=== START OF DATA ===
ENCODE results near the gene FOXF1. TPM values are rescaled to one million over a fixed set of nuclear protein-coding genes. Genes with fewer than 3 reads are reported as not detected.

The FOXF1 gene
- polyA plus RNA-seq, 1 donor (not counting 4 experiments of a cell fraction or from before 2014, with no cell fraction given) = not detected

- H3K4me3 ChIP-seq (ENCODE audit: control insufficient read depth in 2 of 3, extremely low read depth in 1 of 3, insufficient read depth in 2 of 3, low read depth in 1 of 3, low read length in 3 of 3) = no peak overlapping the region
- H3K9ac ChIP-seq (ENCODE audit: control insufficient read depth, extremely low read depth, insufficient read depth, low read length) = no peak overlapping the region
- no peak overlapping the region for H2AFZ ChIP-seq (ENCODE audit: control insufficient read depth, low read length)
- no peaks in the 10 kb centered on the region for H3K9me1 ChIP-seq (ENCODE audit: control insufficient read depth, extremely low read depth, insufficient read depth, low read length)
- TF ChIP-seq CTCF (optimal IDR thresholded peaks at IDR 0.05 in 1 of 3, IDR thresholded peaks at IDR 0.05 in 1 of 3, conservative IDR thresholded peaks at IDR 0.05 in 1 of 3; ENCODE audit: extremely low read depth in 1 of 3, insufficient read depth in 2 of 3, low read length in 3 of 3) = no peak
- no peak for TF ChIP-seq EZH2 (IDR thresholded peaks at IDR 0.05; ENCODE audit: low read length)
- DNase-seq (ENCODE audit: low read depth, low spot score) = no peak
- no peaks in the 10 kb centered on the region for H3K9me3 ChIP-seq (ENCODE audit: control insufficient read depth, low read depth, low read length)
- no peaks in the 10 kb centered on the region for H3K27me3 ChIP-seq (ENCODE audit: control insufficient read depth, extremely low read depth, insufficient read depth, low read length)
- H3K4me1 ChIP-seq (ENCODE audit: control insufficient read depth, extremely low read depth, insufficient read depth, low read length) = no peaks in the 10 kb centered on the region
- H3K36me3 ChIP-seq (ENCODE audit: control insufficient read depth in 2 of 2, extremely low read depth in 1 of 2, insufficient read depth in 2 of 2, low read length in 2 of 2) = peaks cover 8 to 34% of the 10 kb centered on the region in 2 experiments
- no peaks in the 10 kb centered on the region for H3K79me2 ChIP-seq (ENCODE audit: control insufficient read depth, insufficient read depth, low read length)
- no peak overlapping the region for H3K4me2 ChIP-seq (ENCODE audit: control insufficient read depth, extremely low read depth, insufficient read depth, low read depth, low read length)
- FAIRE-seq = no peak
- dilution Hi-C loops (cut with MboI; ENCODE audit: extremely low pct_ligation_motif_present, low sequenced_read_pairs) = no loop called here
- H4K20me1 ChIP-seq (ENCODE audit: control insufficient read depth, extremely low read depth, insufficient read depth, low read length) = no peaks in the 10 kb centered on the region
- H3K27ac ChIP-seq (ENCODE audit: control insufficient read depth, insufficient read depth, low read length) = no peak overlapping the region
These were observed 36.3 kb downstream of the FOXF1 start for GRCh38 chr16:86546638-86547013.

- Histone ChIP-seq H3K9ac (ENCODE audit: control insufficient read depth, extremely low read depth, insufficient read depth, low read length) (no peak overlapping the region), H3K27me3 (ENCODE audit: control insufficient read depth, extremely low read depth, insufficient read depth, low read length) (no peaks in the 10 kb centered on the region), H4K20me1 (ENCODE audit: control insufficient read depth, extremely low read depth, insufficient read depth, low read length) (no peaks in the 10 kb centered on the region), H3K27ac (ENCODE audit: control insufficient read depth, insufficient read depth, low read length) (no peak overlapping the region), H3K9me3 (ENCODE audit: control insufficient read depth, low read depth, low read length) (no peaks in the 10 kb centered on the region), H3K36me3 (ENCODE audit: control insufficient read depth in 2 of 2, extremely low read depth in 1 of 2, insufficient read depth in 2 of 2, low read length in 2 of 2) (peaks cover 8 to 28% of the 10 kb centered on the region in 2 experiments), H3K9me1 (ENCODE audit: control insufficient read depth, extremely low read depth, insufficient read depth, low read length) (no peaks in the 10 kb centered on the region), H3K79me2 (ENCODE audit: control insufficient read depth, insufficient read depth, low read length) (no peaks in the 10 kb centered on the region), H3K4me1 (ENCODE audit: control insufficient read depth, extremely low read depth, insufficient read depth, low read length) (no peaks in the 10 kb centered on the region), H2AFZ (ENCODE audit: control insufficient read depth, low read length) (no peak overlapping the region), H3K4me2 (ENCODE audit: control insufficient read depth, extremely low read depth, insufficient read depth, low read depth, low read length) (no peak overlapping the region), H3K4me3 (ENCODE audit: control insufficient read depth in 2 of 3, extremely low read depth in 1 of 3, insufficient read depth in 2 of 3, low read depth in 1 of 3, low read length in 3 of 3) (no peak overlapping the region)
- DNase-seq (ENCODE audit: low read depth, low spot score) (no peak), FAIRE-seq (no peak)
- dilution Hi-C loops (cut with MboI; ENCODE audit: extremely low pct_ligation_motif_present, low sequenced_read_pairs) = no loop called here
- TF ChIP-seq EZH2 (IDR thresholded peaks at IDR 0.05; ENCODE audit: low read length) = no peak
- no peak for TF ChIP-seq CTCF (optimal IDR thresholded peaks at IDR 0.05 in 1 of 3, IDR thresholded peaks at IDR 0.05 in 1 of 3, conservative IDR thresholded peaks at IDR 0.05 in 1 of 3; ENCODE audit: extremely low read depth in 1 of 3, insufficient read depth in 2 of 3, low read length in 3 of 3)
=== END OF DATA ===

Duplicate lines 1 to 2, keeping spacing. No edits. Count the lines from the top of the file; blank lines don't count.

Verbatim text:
ENCODE results near the gene FOXF1. TPM values are rescaled to one million over a fixed set of nuclear protein-coding genes. Genes with fewer than 3 reads are reported as not detected.

The FOXF1 gene